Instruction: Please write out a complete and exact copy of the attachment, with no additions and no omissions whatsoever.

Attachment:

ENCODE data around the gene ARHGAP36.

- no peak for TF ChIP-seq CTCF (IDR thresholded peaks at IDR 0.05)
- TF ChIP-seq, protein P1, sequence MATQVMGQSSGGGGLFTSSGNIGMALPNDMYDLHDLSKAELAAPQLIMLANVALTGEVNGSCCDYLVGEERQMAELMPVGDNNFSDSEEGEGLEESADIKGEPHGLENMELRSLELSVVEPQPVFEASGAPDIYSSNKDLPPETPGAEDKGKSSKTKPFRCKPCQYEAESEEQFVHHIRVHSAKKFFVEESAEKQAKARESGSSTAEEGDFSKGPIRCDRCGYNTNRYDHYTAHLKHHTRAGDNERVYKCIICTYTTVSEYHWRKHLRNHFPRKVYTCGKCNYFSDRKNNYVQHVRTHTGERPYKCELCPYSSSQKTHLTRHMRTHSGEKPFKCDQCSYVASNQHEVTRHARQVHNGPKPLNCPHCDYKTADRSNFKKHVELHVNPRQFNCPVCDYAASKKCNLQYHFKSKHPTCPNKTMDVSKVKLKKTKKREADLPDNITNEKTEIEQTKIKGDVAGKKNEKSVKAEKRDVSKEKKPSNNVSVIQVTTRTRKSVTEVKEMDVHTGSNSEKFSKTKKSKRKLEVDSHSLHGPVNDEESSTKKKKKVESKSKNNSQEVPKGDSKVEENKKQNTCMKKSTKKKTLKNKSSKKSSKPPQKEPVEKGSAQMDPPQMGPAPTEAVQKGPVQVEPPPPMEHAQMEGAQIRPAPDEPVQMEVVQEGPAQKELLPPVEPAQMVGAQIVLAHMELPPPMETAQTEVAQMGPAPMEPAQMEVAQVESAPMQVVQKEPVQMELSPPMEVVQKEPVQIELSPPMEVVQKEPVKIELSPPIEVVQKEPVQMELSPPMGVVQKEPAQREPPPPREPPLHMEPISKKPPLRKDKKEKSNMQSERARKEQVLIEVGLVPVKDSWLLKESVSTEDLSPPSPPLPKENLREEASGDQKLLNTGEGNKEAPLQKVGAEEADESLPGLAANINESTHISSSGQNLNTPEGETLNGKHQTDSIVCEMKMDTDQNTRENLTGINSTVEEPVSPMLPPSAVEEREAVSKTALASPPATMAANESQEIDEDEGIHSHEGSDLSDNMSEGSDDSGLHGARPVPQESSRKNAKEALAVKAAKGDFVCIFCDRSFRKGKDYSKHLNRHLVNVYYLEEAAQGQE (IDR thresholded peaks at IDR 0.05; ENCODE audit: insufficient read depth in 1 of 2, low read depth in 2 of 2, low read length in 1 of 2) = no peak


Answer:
ENCODE data around the gene ARHGAP36.

- no peak for TF ChIP-seq CTCF (IDR thresholded peaks at IDR 0.05)
- TF ChIP-seq, protein P1, sequence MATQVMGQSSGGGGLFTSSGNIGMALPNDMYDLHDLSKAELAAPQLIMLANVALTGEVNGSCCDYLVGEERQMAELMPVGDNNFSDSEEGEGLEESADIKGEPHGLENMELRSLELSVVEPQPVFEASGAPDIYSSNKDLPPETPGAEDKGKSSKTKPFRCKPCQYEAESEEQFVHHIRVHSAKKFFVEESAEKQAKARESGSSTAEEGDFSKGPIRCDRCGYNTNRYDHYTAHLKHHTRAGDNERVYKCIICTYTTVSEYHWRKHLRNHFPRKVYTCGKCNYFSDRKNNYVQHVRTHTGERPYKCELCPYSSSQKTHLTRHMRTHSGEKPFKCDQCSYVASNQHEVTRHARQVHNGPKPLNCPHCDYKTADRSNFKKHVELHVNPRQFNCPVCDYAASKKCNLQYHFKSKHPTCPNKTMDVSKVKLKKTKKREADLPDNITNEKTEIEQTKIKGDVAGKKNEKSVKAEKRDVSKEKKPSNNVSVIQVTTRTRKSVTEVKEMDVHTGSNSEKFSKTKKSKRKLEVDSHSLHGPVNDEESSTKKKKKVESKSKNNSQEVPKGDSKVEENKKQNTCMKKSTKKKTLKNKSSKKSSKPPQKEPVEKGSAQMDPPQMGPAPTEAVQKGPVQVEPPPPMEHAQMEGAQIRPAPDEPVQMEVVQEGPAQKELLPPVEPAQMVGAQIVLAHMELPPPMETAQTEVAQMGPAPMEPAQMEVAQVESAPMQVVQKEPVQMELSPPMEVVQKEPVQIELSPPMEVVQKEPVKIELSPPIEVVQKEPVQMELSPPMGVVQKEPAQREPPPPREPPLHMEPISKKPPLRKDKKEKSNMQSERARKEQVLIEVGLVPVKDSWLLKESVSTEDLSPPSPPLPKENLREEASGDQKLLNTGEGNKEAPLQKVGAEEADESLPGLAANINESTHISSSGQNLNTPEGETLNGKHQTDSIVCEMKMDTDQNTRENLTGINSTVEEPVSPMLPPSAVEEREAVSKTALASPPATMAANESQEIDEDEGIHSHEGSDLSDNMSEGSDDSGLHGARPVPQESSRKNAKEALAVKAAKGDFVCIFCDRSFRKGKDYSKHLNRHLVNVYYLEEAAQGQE (IDR thresholded peaks at IDR 0.05; ENCODE audit: insufficient read depth in 1 of 2, low read depth in 2 of 2, low read length in 1 of 2) = no peak